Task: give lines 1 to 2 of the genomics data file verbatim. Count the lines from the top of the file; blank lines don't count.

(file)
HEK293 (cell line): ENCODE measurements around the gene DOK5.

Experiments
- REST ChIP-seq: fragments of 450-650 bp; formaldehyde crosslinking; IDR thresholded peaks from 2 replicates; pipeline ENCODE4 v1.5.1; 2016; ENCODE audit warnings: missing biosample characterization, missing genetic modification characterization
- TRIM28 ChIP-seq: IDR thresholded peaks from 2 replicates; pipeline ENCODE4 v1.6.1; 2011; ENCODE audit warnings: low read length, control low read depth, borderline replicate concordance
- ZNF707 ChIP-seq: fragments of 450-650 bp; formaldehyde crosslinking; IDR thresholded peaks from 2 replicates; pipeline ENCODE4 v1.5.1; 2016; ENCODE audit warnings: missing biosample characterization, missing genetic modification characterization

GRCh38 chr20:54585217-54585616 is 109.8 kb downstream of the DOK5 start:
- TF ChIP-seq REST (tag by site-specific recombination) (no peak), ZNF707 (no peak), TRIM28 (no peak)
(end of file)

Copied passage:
HEK293 (cell line): ENCODE measurements around the gene DOK5.

Experiments